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THE JOURNAL OF SPORTS MEDICINE AND PHYSICAL FITNESS
Rivista di Medicina, Traumatologia e Psicologia dello Sport
Indexed/Abstracted in: Chemical Abstracts, CINAHL, Current Contents/Clinical Medicine, EMBASE, PubMed/MEDLINE, Science Citation Index Expanded (SciSearch), Scopus
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Original articles EXERCISE PHYSIOLOGY AND BIOMECHANICS
The Journal of Sports Medicine and Physical Fitness 2002 September;42(3):274-81
Leg strength and stiffness as ability factors in 100 m sprint running
Bret C. 1, 2, Rahmani A. 1, Dufour A.-B. 3, Messonnier L. 1, 4, Lacour J.-R. 1
1 Laboratoire de Physiologie de l’Exercice, GIP Exercice, Faculté de Médecine Lyon-Sud, Oullins Cedex, France
2 Centre de Recherche et d’Innovation sur le Sport (CRIS) and
3 Laboratoire de Biométrie et de Biologie Evolutive, Université Claude Bernard - Lyon I, Villeurbanne Cedex, France
4 Laboratoire de Modélisation des Activités Sportives, Campus Universitaire, Le Bourget du Lac Cedex, France
Background. The purpose of this study was to determine the importance of leg strength and stiffness relative to i) 100 m sprint performance, ii) mean speed on the three phases of the 100 m race (30-60-100 m) and iii) the speed differences between these phases.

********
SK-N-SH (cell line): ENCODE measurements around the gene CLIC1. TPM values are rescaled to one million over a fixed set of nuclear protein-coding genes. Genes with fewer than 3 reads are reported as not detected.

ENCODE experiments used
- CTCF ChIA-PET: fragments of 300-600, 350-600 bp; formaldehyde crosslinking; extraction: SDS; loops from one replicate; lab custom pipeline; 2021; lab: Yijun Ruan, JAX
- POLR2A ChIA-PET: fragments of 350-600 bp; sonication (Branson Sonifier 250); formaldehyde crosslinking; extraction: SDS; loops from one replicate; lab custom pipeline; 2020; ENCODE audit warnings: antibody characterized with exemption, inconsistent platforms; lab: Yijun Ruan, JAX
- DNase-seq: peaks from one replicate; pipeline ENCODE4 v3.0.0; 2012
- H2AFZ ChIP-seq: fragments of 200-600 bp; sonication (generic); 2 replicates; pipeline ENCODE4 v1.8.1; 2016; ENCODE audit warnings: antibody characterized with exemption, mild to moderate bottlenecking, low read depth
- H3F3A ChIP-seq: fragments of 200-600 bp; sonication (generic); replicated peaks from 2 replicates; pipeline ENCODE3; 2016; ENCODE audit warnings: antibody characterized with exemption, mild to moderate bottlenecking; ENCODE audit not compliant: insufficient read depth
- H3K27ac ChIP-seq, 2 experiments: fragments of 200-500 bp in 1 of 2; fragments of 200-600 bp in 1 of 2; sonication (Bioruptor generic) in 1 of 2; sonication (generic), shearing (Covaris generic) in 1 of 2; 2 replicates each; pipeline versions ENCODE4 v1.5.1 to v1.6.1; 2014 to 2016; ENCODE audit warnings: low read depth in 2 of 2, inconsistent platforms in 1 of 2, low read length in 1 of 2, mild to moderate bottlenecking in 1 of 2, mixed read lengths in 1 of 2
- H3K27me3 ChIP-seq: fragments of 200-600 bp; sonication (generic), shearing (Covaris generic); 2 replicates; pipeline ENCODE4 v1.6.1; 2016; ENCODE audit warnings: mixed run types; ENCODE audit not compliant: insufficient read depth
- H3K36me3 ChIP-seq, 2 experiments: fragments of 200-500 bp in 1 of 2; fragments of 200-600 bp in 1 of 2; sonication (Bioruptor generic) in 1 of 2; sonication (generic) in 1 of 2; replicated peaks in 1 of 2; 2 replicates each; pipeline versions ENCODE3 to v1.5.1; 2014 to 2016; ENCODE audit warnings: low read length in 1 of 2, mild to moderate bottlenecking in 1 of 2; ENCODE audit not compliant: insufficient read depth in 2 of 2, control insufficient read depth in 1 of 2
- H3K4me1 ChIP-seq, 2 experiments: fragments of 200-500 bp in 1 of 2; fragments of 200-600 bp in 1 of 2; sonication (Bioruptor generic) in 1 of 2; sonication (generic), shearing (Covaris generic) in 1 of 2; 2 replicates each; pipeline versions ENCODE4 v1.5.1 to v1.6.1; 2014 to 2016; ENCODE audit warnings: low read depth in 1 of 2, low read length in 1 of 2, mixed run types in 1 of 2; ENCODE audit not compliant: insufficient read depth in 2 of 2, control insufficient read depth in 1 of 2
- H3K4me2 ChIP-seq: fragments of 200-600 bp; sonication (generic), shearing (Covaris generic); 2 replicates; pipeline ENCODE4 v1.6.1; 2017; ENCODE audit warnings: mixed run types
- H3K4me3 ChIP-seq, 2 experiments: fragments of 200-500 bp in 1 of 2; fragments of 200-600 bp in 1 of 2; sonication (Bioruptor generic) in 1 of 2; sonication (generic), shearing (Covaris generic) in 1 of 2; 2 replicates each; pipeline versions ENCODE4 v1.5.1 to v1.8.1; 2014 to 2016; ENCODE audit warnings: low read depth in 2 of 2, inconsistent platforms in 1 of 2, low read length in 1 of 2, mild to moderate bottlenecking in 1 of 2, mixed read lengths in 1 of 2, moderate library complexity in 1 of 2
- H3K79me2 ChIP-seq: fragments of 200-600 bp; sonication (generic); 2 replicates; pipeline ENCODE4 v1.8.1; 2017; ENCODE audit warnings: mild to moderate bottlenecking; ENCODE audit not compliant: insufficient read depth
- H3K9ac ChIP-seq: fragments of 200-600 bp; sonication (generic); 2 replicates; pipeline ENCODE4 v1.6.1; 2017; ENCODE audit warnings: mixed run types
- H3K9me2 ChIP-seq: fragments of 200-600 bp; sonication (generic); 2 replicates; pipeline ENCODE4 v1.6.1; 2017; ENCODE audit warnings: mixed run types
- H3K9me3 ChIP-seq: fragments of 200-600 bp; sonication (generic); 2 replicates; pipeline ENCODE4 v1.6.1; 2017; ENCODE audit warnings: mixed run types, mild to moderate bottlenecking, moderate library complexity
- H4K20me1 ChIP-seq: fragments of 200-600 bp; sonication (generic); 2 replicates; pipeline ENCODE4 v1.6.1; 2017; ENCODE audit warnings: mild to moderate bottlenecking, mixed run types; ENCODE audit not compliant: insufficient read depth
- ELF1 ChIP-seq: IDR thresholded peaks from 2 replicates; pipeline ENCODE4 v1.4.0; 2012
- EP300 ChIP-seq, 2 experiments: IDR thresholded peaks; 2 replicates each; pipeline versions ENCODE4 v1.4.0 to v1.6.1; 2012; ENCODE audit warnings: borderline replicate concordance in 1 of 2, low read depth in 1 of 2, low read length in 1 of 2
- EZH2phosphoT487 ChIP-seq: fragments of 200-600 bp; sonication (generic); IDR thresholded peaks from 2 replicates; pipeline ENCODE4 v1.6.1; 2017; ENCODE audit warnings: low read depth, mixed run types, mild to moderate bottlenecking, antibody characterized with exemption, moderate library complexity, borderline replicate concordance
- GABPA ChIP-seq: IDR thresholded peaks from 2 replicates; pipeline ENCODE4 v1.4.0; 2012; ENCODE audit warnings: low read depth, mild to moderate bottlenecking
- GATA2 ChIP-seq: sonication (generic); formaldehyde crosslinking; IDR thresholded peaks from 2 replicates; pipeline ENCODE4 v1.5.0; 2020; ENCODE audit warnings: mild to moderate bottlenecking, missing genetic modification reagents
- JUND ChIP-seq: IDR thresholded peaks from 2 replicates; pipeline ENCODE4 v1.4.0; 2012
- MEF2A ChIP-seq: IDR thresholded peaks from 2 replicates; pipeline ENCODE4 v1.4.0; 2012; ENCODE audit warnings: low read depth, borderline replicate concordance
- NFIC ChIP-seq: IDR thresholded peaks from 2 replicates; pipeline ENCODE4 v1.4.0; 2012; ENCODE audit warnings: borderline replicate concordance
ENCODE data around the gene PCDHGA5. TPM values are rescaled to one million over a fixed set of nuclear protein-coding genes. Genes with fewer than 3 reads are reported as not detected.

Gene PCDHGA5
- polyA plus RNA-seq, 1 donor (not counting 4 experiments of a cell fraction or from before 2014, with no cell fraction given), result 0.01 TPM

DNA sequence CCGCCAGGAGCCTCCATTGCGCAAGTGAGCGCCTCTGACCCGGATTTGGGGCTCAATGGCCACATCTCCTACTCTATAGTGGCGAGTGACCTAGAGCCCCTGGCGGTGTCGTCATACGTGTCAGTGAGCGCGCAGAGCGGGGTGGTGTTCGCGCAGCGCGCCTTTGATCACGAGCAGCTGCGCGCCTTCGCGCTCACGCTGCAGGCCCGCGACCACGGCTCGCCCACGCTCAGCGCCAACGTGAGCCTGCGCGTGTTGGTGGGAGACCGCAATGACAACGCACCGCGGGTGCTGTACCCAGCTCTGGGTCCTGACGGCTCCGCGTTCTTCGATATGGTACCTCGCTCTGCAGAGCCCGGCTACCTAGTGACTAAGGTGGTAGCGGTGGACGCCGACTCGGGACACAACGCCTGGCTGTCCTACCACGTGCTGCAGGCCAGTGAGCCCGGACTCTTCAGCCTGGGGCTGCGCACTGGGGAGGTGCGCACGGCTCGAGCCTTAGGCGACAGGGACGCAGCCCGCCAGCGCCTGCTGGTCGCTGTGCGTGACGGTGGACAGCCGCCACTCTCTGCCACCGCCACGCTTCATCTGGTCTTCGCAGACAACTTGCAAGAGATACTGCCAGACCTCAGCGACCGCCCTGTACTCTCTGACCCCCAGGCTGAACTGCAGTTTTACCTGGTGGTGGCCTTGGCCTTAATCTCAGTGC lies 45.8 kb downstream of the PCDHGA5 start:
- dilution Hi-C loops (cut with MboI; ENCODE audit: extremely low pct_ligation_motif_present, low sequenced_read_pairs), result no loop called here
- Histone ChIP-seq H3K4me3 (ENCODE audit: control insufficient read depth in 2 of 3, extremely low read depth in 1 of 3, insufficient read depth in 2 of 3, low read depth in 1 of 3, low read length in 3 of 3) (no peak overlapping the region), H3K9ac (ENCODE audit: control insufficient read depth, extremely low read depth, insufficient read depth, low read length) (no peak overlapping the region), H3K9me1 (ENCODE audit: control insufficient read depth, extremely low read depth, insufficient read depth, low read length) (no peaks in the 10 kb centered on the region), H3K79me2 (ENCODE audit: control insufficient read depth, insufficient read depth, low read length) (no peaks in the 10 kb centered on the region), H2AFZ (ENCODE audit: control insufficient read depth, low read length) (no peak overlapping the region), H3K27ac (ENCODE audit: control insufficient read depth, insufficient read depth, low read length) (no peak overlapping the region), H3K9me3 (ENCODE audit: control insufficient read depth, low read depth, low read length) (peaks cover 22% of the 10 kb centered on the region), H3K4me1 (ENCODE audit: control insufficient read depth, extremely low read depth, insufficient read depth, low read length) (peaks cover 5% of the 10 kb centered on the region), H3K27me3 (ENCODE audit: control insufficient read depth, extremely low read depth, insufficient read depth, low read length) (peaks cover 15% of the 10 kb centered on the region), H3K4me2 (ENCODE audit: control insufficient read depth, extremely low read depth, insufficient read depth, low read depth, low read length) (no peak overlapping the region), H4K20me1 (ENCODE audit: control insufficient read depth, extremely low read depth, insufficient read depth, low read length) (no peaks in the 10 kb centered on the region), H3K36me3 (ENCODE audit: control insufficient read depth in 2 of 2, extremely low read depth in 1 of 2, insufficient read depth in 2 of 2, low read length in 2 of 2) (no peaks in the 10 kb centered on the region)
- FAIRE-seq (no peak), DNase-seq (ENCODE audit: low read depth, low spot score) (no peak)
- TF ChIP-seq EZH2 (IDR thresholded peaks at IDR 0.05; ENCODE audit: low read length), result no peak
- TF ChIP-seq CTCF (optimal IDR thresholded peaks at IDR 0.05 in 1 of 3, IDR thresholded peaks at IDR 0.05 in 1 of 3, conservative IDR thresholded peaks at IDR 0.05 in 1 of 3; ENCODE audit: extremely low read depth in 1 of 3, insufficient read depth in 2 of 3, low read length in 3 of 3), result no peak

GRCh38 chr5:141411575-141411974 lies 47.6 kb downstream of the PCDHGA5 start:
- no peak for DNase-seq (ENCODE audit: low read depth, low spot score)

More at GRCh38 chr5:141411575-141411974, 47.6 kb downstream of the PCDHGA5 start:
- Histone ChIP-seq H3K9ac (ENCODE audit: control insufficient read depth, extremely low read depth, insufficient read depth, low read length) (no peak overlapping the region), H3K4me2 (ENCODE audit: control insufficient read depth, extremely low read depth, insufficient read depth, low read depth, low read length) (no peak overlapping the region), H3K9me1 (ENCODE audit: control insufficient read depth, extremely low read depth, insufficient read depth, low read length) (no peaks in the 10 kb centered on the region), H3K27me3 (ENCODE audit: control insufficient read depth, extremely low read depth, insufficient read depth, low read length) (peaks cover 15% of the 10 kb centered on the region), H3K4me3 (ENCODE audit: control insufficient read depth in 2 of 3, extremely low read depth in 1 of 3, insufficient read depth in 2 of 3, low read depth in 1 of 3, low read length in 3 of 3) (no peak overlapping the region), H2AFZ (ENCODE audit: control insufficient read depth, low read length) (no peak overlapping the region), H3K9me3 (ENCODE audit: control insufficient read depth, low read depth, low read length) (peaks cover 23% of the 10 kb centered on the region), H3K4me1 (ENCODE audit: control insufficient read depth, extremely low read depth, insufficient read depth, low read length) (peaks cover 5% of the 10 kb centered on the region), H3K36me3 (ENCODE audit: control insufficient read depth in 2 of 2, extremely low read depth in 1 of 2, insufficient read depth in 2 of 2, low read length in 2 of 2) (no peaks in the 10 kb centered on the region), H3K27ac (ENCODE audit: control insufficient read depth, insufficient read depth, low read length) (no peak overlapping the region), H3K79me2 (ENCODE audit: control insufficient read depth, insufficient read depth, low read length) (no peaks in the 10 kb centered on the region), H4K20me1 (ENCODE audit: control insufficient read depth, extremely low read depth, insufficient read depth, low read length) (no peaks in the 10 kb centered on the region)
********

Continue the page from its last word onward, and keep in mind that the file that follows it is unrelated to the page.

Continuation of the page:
Methods. Nineteen regional to national level male sprinters competed in a 100 m race. Video analysis was used to determine mean velocity parameters. Two subgroups were created since some of the runners decreased their velocity during the third phase (G1), whereas others maintained or accelerated it (G2). Leg strength (concentric half-squats - counter movement jump) and stiffness (hopping) were determined. Simple (r) and multiple regressions (R) were used.
Results. The mean performance over 100 m was 11.43 sec (10.72-12.87 sec). The concentric half-squats were related to 100 m (r=0.74, p<0.001) and to the mean speed of each phase (R=0.75, p<0.01). The counter movement jump was related to 100 m (r=0.57, p<0.05) and was the predictor of the first phase (r=0.66, p<0.01). The hopping test was the predictor of the two last phases (R=0.66, p<0.05). Athletes who had the greatest leg stiffness (G1) produced the highest acceleration between the first and the second phases, and presented a deceleration between the second and the third ones.
Conclusions. The concentric half-squats test was the best predictor in the 100 m sprint. Leg stiffness plays a major role in the second phase.